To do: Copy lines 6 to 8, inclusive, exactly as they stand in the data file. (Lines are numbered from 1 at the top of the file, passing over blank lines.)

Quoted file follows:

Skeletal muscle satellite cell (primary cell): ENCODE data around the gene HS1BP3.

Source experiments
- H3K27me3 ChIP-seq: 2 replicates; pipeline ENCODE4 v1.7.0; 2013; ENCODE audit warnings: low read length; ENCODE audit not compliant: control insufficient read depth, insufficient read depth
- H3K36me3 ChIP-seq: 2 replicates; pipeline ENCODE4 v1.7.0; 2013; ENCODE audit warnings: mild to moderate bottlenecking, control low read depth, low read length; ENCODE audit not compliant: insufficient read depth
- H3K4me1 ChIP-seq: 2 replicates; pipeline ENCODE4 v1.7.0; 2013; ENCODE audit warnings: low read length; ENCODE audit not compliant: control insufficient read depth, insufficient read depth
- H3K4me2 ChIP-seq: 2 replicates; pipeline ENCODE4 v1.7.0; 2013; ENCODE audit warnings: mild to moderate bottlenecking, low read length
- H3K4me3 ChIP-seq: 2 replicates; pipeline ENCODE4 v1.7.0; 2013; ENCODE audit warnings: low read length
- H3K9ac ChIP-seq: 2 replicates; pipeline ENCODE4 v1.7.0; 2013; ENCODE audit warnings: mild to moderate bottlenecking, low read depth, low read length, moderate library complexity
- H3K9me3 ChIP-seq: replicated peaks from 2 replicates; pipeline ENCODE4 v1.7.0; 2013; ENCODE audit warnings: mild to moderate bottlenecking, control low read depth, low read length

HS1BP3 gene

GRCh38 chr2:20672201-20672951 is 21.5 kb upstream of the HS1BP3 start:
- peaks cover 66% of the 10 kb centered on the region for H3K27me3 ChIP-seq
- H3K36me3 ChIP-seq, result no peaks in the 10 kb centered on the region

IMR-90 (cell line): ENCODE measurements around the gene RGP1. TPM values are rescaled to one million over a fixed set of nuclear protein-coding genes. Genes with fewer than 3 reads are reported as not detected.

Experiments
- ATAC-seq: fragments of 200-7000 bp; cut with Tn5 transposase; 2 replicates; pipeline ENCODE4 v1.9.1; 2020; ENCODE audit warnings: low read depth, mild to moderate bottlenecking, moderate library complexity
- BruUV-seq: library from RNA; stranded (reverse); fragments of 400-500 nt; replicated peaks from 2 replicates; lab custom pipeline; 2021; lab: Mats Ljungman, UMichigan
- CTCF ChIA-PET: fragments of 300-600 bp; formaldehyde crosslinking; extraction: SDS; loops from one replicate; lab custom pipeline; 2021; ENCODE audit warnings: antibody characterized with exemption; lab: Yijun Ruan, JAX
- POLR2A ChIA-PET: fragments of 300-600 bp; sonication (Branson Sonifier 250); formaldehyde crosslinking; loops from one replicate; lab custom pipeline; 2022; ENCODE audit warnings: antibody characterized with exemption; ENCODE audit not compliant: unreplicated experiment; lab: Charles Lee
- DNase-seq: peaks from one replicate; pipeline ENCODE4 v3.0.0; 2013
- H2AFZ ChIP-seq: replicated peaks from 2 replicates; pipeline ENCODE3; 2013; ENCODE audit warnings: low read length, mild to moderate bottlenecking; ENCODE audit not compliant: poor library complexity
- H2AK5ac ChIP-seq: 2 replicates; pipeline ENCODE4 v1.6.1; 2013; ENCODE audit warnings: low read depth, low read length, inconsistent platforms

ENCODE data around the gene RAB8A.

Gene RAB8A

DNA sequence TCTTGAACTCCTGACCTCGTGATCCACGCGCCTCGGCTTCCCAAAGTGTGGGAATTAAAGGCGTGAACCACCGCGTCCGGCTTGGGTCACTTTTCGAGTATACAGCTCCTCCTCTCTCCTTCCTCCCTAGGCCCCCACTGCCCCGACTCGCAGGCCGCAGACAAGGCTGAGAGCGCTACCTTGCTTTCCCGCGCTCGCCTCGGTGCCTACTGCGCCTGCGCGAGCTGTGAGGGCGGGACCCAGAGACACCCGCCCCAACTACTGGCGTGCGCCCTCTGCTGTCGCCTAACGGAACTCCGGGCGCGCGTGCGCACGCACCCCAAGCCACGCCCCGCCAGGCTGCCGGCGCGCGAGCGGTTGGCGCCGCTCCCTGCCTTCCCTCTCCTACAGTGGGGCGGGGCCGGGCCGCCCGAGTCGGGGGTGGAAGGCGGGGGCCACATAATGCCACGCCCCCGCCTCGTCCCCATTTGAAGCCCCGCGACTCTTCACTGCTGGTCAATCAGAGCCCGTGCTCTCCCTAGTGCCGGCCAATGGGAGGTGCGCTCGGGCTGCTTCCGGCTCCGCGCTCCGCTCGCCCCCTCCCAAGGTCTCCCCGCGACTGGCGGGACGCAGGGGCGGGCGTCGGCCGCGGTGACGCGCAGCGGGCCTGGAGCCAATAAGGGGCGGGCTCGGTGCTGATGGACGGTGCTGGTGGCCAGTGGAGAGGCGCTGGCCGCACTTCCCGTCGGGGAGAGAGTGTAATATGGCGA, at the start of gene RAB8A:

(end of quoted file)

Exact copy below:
- H3K4me2 ChIP-seq: 2 replicates; pipeline ENCODE4 v1.7.0; 2013; ENCODE audit warnings: mild to moderate bottlenecking, low read length
- H3K4me3 ChIP-seq: 2 replicates; pipeline ENCODE4 v1.7.0; 2013; ENCODE audit warnings: low read length
- H3K9ac ChIP-seq: 2 replicates; pipeline ENCODE4 v1.7.0; 2013; ENCODE audit warnings: mild to moderate bottlenecking, low read depth, low read length, moderate library complexity